Delegation doesn't seem like the right solution to this problem. How about requiring the requesting view controller to provide an object (its self) and a selector for you to call as a completion notification? Of course, you'll need a place to store that object and selector until the download completes. Hopefully you have (or could create) an object for this.

  • 1
    You could also use success blocks.
    – fabb
    Mar 21 '14 at 7:45

i recommend to use one of these ways


when use data that you want to inform other object are near to primitive ones.for example when you are using 'NSMutableArray' you can not inform the change in one of object by the standard implemented pattern at least you need to implement one for your self that is not reusable that much


when your interaction with destination object (those need to be inform) is in one-way.it means you don't need any acknowledge or other data back from them.


when there is one object to inform at each time step.

note:block use for success and fail is not a pattern to broadcast data its about to queue task when you don't know when they are finishing or failing like network operations

EDIT: how to create notification | multi delegate issues and implementation


While I agree with most of the answers here, if you did actually want to achieve multiple delegates you could potentially declare an array of delegates and send messages to all delegates within that array. If your protocol has optional delegate methods you safely check using responds(to aSelector: Selector!) -> Bool before invoking (being mindful of memory management, as those delegates would be strongly referenced in the array). Again I do agree that multiple delegates is likely a bad architectural idea and using blocks or notification center would suit your needs better.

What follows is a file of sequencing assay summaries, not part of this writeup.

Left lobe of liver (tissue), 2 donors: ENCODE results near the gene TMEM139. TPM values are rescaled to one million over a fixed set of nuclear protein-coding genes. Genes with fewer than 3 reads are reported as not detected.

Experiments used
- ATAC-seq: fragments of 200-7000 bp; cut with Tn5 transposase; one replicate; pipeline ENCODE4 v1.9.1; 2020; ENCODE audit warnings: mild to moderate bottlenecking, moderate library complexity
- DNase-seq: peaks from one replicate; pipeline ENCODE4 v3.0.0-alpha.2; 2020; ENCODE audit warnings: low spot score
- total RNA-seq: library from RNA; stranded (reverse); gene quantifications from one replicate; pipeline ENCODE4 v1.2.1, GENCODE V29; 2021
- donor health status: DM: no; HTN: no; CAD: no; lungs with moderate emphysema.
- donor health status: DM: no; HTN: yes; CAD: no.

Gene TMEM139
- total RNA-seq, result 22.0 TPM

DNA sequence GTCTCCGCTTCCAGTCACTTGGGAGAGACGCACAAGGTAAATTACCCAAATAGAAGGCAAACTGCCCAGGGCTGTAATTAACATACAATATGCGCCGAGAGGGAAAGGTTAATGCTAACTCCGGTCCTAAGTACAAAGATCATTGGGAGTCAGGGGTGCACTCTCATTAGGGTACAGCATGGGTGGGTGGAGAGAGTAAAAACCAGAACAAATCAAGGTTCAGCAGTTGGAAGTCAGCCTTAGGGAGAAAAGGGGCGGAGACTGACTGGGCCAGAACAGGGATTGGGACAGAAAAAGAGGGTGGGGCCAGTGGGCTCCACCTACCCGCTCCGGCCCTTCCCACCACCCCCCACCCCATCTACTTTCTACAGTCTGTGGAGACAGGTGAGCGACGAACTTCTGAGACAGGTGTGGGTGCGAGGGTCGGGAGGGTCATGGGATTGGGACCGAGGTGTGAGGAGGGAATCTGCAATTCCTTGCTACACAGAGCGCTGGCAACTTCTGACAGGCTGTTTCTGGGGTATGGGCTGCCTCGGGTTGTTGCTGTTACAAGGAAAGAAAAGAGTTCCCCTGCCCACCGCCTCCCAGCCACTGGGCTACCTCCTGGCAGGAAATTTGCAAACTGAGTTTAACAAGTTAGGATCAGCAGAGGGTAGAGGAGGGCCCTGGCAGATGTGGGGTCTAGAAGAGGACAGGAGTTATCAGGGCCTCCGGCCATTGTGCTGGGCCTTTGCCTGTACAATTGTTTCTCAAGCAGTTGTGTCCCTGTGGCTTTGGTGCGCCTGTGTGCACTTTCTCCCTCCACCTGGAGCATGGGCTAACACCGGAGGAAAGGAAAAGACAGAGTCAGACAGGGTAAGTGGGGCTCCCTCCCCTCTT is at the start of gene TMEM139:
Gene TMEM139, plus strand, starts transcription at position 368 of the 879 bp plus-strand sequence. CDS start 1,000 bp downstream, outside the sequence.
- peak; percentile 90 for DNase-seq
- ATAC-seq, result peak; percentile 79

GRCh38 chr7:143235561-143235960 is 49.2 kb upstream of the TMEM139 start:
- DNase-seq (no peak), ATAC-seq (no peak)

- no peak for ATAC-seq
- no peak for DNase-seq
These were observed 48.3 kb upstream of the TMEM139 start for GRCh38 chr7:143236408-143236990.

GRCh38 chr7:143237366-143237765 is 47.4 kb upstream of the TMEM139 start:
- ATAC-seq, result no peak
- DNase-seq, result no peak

One approach, which works for me if you only have one other object to forward messages to is to create a forwardingDelegate This does not end up with issues of hard to debug ordering of delegates and it does not unnecessarily create a dependency on the other object. Keep in mind, if you have many objects then this might not be the best approach, it is mainly for one additional object but this could be extended to support an array of objects so long as there is one that receives the SDK and forwards it to the other objects [1]. Note that every method that is needed for the forwarded object needs to pass it along, even if it is not used by the forwarding object.

For example, if I need to forward the messages coming from the mapView delegate:

 - (void)mapView:(MKMapView *)mapView regionDidChangeAnimated:(BOOL)animated 
    // handle this object here. 

    if ([self.forwardingDelegate respondsToSelector:@selector(mapView:regionDidChangeAnimated:)])
         [self.forwardingDelegate mapView:mapView regionDidChangeAnimated:animated];

    // or handle this object here. 

[self.forwardingDelegate mapView:mapView regionDidChangeAnimated:animated];

The forwarding property would be declared like this.

@property (nonatomic) id<MKMapViewDelegate> forwardingDelegate;

And the other object would adopt the protocol as if it were receiving the original message.

[1] The array approach for multiple delegates may get tricky because then you don't have as much control over what order the delegates get called, as was mentioned in other posts.